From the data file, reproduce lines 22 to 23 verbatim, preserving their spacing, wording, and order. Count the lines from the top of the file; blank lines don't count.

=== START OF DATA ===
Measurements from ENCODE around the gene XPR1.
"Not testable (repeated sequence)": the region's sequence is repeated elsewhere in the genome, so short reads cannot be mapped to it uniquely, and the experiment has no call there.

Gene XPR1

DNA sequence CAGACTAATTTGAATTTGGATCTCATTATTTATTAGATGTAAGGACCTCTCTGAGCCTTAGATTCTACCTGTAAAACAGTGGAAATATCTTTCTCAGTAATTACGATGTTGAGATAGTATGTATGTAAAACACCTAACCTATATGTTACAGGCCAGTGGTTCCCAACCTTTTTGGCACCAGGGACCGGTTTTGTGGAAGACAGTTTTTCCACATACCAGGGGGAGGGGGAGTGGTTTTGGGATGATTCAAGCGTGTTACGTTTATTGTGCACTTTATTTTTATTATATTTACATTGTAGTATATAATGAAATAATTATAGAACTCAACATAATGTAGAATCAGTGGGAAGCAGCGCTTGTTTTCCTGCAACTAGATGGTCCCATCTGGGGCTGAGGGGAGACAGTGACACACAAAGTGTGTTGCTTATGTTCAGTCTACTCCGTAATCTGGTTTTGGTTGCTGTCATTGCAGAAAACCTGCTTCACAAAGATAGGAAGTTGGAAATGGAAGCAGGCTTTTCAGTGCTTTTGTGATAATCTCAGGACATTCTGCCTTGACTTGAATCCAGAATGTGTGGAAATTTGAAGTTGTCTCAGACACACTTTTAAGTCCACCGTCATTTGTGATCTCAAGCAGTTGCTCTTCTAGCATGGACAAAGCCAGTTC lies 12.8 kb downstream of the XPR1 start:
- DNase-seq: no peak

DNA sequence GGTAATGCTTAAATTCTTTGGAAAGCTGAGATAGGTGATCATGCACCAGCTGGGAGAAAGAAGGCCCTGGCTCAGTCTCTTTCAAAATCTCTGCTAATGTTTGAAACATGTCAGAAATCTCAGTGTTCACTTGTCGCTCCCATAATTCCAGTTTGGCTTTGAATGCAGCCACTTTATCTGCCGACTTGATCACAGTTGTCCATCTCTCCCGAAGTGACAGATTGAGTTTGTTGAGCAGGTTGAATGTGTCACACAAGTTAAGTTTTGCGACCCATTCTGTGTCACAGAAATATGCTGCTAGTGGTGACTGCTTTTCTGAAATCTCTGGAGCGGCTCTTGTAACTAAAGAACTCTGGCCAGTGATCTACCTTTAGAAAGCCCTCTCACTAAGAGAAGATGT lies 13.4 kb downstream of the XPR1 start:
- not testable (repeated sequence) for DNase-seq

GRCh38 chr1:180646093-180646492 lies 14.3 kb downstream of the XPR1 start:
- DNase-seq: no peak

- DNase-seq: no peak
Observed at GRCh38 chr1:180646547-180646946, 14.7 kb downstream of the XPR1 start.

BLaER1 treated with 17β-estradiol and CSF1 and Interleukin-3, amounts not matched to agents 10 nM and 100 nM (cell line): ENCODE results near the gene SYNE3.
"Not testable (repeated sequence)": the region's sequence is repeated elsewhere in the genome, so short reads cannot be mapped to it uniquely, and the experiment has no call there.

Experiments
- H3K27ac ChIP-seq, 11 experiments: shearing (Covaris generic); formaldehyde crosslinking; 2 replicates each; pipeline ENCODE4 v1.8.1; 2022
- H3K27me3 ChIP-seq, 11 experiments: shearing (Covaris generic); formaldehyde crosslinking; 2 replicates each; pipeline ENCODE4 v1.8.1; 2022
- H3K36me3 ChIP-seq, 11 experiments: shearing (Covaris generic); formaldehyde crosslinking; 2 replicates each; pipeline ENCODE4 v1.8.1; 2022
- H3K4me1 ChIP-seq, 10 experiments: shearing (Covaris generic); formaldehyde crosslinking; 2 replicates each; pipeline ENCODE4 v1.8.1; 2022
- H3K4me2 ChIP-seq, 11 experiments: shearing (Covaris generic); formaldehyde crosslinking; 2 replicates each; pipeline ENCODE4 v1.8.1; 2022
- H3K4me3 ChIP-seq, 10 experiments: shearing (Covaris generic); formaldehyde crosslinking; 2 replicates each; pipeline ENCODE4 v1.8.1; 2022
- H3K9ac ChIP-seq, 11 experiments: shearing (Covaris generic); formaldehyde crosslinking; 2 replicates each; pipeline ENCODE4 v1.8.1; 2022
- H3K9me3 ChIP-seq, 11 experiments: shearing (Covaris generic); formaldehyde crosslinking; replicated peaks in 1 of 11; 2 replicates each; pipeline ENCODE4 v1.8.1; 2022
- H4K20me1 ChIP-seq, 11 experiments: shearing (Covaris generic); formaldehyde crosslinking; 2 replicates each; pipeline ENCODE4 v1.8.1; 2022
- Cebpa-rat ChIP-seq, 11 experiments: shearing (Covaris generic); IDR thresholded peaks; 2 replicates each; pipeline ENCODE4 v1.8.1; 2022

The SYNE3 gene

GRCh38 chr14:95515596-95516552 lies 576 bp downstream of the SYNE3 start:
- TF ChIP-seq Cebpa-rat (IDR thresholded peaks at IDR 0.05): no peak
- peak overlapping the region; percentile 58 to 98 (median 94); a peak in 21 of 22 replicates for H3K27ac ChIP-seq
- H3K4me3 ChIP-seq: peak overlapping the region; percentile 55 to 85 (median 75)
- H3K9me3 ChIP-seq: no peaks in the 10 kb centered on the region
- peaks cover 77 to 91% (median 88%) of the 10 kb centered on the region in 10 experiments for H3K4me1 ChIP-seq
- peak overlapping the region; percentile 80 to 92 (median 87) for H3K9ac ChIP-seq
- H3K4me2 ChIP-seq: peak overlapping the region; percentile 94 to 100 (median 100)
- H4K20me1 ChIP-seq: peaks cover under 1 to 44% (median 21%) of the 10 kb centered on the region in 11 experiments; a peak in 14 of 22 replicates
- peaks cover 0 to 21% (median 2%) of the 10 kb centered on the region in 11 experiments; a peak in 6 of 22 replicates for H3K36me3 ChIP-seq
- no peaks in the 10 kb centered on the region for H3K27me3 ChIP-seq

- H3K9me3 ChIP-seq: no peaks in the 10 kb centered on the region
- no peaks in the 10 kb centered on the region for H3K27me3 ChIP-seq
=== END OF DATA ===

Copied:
- H3K9me3 ChIP-seq, 11 experiments: shearing (Covaris generic); formaldehyde crosslinking; replicated peaks in 1 of 11; 2 replicates each; pipeline ENCODE4 v1.8.1; 2022
- H4K20me1 ChIP-seq, 11 experiments: shearing (Covaris generic); formaldehyde crosslinking; 2 replicates each; pipeline ENCODE4 v1.8.1; 2022